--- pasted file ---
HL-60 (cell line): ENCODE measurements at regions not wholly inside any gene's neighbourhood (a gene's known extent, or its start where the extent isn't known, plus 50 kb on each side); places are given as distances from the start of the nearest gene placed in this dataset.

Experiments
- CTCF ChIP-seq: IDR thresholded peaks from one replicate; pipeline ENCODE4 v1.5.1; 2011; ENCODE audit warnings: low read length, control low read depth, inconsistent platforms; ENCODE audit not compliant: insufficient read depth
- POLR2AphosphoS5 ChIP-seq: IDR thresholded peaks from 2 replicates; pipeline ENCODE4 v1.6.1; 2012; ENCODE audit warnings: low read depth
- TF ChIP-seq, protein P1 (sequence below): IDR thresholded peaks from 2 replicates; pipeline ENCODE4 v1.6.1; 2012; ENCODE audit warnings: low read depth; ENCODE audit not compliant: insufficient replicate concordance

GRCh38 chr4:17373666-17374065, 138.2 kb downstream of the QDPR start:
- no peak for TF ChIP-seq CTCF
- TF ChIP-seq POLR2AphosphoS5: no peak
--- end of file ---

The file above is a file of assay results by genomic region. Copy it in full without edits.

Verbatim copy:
HL-60 (cell line): ENCODE measurements at regions not wholly inside any gene's neighbourhood (a gene's known extent, or its start where the extent isn't known, plus 50 kb on each side); places are given as distances from the start of the nearest gene placed in this dataset.

Experiments
- CTCF ChIP-seq: IDR thresholded peaks from one replicate; pipeline ENCODE4 v1.5.1; 2011; ENCODE audit warnings: low read length, control low read depth, inconsistent platforms; ENCODE audit not compliant: insufficient read depth
- POLR2AphosphoS5 ChIP-seq: IDR thresholded peaks from 2 replicates; pipeline ENCODE4 v1.6.1; 2012; ENCODE audit warnings: low read depth
- TF ChIP-seq, protein P1 (sequence below): IDR thresholded peaks from 2 replicates; pipeline ENCODE4 v1.6.1; 2012; ENCODE audit warnings: low read depth; ENCODE audit not compliant: insufficient replicate concordance

GRCh38 chr4:17373666-17374065, 138.2 kb downstream of the QDPR start:
- no peak for TF ChIP-seq CTCF
- TF ChIP-seq POLR2AphosphoS5: no peak